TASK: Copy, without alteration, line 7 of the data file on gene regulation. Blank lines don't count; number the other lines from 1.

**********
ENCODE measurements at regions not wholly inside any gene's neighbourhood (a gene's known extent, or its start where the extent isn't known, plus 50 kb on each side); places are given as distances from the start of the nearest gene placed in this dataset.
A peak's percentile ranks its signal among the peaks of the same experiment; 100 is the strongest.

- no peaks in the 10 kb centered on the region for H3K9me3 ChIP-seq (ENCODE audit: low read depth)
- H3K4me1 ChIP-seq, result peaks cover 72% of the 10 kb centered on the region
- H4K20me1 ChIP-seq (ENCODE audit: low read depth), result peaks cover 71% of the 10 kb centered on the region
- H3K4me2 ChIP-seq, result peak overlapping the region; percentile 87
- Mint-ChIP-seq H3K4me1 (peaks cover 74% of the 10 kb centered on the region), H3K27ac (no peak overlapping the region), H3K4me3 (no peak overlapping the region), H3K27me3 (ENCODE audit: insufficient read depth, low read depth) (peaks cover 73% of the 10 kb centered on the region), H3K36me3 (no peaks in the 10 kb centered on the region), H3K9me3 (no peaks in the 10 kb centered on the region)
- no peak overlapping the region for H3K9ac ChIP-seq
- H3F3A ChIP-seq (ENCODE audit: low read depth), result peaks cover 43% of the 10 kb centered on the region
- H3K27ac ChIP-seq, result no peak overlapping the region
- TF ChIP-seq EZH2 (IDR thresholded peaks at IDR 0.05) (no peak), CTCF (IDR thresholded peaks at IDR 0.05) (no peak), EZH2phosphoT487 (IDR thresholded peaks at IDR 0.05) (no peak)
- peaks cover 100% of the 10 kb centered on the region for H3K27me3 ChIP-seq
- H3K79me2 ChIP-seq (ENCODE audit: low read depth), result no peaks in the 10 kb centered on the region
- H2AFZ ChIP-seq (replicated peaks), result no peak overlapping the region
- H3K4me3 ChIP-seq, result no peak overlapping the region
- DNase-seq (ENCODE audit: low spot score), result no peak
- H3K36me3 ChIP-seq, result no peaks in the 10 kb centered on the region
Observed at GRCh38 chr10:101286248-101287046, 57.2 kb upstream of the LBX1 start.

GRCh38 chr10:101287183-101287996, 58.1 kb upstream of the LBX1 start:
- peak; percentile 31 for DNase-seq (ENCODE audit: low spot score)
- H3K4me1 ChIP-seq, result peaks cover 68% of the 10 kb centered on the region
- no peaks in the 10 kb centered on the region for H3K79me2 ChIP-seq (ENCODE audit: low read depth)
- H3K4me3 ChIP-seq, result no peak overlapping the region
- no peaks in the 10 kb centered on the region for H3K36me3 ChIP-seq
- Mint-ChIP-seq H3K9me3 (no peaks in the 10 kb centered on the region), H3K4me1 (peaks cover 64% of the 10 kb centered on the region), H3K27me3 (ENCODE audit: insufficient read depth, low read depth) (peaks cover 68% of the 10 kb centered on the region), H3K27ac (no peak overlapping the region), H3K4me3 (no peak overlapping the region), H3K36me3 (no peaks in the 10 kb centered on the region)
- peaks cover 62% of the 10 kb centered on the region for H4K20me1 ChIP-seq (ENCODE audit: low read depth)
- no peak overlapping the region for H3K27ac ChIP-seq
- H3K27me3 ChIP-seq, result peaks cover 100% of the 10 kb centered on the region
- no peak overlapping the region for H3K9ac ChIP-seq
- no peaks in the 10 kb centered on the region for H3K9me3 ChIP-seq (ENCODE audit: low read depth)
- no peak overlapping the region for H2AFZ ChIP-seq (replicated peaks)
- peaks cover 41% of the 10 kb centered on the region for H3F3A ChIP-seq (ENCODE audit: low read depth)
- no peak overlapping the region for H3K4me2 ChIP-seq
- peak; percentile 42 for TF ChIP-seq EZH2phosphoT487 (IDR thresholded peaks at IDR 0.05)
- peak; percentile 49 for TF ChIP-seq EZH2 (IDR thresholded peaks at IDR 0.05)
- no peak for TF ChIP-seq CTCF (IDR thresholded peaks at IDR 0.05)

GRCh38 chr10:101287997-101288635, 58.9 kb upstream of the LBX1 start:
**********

- Mint-ChIP-seq H3K4me1 (peaks cover 74% of the 10 kb centered on the region), H3K27ac (no peak overlapping the region), H3K4me3 (no peak overlapping the region), H3K27me3 (ENCODE audit: insufficient read depth, low read depth) (peaks cover 73% of the 10 kb centered on the region), H3K36me3 (no peaks in the 10 kb centered on the region), H3K9me3 (no peaks in the 10 kb centered on the region)